A couple weeks ago, a group of ten nonprofit and government stakeholders from Romania learned about bear-resistant trash bins in the Swan Valley. They tested latches, pummeled the thick plastic with their fists, and ran their hands over jagged and warped edges left by grizzlies who chewed – but failed to open– the bins.
Facilitated by Humane Society International with financial support from the Trust for Mutual Understanding (TMU), the group arrived in the Swan Valley ready to learn more about how non-lethal bear solutions are working in Montana. TMU provides grants for cultural and environmental learning exchanges to promote improved communication, cultural understanding, and learning, so we were thrilled they selected Swan Valley Bear Resources (SVBR) as an inspiring and effective model of collaborative conservation. SVBR brings government agencies, nonprofit stakeholders, and local citizens together to improve human-wildlife coexistence. Landscapes, like language, do not always translate directly – but our Romanian visitors could easily see how a community-driven approach is central to success whether it’s here or on the other side of the world. SVBR’s model of educational events, technical services, and cost-share assistance showed them that empowerment can be more effective than enforcement, resulting in better outcomes for humans and bears.
One of the mantras of bear coexistence in the American West – that “a fed bear is a dead bear” – particularly hit home for the Romanians. The grizzly in Montana and the Eurasian brown bear in Romania are both subspecies of Ursus arctos, but Romanians' current attitudes toward bears recalls the United States' management approach four decades ago, when national park employees at Yellowstone and Glacier fed bears at dumps to entertain crowds of tourists. Our participants described the situation in their country as strained, even chaotic. Bear feedings for the public are a widespread attraction, and even where they’re not, conflict prevention techniques like pepper spray, bear-resistant trash bins, and electric fencing are rarely employed. Bear feeding was also once a common lure for sportsmen, until brown bear hunting was banned in 2016. Habituated, free from the pressure of hunting, and unafraid of humans, these bears are causing damage for urban and rural citizens and putting themselves at risk once again.
Romanians are proud of their bears. Whereas many European nations exterminated their once-common bears centuries ago, Romania’s have endured, comprising 60 % of the continent’s population. Romanian bears increasingly find refuge from climate change in the high elevation of the Carpathian Mountains, but the nation's identity is closely tied to the powerful and respected bruin. Romanians dress and dance as bears in a traditional new year’s celebration to invoke their good fortune, and shepherds using guard dogs to move their livestock in historic, seasonal migrations to alpine pastures (a practice called transhumance) prove that it's possible to live with the predators.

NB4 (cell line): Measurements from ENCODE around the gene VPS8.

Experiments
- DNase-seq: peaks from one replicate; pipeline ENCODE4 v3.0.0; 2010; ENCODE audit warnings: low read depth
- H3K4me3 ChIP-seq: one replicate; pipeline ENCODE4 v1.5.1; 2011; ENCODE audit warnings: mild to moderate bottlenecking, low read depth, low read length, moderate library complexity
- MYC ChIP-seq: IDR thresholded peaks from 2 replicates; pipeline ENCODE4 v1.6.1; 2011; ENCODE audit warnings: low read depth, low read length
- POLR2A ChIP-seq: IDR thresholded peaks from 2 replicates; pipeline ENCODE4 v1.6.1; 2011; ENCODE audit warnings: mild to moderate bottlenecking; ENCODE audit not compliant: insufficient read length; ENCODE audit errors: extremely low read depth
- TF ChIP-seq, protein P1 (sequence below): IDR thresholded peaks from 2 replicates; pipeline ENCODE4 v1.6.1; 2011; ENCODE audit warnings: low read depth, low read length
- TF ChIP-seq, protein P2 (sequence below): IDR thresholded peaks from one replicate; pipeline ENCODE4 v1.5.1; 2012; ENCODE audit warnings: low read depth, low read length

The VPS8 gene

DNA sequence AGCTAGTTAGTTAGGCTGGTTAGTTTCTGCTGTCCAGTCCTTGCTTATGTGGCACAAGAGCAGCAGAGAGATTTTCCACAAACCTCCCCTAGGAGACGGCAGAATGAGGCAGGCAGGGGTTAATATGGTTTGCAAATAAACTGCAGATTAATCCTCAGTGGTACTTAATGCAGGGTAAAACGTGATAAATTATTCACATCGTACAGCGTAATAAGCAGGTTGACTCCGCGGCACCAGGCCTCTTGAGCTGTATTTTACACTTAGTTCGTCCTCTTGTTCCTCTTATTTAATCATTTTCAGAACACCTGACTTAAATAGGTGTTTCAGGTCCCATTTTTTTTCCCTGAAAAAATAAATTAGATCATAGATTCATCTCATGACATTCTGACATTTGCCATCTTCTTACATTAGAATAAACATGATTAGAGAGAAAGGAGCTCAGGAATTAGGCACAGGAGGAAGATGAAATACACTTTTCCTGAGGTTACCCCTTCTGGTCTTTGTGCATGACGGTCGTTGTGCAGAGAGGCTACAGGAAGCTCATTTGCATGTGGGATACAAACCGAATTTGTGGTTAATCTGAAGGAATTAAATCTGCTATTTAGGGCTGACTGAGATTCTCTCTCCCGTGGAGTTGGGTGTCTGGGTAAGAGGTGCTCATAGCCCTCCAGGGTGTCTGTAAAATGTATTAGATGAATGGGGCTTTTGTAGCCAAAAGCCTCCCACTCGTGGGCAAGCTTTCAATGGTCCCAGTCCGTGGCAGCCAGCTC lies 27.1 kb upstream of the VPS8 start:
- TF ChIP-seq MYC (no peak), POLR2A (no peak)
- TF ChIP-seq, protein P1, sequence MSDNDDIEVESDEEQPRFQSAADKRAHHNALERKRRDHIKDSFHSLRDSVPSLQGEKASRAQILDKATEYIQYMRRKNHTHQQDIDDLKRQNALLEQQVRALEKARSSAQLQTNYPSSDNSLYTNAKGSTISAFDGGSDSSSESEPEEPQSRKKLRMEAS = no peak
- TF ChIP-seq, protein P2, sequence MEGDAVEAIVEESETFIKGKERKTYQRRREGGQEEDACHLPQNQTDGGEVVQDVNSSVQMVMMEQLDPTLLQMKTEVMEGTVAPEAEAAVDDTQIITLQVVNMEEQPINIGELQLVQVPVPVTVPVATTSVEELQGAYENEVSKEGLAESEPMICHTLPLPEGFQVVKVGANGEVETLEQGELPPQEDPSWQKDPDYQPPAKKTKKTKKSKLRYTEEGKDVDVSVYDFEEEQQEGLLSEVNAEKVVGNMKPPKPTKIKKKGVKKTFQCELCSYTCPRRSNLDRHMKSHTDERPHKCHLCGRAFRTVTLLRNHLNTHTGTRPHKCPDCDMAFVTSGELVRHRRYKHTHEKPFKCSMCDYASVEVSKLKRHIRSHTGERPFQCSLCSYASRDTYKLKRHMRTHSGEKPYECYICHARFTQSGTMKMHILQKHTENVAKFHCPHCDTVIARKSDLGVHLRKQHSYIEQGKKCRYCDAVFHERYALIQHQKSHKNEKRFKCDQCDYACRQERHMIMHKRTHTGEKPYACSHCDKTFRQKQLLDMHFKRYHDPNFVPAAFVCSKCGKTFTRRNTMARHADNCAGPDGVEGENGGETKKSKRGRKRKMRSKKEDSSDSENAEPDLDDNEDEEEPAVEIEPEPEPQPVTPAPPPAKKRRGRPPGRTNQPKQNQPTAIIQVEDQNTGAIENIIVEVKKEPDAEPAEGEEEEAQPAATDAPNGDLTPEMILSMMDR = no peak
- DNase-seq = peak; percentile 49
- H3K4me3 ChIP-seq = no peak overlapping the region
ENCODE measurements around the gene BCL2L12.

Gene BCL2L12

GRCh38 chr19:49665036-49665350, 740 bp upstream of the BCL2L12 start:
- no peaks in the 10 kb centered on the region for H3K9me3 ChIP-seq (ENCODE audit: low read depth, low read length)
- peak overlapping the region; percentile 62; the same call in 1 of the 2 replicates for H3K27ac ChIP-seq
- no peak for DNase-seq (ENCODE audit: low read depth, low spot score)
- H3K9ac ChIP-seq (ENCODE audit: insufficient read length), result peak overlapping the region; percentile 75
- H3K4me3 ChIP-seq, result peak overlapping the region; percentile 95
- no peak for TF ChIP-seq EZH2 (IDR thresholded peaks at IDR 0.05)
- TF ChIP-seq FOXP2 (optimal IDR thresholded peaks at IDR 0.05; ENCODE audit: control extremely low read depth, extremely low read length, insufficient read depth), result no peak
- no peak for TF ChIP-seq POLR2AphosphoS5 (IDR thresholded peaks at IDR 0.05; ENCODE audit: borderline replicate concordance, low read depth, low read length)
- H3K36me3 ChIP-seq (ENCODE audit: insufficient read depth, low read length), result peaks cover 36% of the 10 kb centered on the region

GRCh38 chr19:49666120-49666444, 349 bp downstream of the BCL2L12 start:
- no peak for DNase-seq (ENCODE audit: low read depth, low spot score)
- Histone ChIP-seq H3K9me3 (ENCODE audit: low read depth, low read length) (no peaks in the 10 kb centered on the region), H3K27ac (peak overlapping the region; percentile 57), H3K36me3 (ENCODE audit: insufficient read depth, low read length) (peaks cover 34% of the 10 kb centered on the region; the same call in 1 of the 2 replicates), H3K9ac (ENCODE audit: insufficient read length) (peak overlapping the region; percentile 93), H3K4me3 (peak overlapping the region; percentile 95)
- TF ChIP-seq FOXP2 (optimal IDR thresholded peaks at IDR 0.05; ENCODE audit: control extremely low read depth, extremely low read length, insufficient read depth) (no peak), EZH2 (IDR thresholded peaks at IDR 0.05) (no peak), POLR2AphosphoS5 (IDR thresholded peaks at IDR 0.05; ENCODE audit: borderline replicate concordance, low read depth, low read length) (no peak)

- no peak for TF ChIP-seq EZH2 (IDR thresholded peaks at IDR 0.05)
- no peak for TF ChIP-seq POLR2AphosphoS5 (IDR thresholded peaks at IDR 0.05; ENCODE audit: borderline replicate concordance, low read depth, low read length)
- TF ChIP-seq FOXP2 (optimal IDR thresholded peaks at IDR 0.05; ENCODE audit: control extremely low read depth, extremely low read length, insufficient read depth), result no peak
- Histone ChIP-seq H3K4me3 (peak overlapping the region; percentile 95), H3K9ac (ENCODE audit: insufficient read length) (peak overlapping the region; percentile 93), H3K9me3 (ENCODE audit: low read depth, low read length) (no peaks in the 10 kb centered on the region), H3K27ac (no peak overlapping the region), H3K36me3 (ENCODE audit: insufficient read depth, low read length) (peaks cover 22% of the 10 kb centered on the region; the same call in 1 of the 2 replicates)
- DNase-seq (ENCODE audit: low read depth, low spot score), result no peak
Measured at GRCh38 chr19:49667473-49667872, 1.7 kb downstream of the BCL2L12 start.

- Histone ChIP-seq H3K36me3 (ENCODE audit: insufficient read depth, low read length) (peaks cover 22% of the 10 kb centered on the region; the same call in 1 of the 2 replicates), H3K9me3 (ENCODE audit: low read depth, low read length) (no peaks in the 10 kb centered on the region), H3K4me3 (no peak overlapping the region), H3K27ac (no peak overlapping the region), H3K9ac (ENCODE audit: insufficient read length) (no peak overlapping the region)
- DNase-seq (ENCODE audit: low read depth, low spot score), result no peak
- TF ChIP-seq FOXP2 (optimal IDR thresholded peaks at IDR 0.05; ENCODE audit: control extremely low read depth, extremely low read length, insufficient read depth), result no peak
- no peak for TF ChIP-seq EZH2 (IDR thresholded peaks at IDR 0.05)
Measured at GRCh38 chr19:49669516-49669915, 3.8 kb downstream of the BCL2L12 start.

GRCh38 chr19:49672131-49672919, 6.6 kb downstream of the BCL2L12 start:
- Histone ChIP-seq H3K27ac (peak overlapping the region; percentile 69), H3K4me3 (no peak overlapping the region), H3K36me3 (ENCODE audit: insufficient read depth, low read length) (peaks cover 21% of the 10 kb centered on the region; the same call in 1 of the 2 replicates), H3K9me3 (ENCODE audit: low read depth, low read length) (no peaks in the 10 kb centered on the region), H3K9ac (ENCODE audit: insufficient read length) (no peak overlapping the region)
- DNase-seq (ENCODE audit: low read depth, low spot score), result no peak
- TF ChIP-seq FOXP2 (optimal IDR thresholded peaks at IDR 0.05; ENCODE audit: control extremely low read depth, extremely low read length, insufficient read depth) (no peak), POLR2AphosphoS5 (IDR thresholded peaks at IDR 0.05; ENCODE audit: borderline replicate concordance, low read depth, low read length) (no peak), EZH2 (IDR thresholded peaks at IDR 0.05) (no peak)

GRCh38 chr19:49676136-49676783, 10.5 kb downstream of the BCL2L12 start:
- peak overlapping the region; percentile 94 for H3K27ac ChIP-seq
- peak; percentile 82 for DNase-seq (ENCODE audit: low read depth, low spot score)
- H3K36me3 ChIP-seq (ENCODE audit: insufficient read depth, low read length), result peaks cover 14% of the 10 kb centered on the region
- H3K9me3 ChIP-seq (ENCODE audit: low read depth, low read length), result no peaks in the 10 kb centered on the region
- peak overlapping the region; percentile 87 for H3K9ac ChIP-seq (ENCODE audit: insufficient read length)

After an overview presentation by Swan Valley Connections’ Conservation Director Luke Lamar and U.S. Forest Service Swan Lake Ranger District Wildlife Biologist Mark Ruby, we spent the day sharing tactics that work here in the Swan Valley. At SVC’s office, we demonstrated a variety of bear-resistant garbage containers, showing how this modest but effective technology has evolved over time. While we could have easily sent bin specifications via email, seeing them in context helped participants envision how they might employ and adapt them back home. There are so many little details to consider, and we talked through nuances like the way modern garbage trucks are built to pick up and dump the bin mechanically, or the fact that people are less likely to use their bin if it turns out to human-proof, too.
We also visited Holland Lake campground to see cutting-edge bear-resistant bins and food storage lockers, the same technologies that helped reverse the hazards of feeding stations (intentional or otherwise) at our national parks and forests. Seeing how BearSaver containers have revolutionized outdoor recreation in the U.S. over the last few decades, saving untold numbers of bears and preventing harm to property through such a simple concept, deeply impressed our new friends. We ended the day visiting a local private property where, just days before, a grizzly got bold with some chickens, killing four. The landowner called Luke the next morning and within the day, SVBR had an electric fence built and pulsing with power. Though the bear’s tracks remain in the dust, all has been safe since – which means the lives of the remaining chickens and bear will be spared, along with the heartbreak and hassle associated with catching and removing a problem bear.
It was exciting to exchange ideas with partners from across the world who are devoted to minimizing impacts on wildlife. No solution is perfect, but coexistence is possible and necessary to achieve our goals for bear and human coexistence. Hearing Romanians say the word for bear – urs – was a moving reminder that bears unite us. The word shares a root with the Latin term, but in when it rolls off the native tongue, it also sounds a little like us.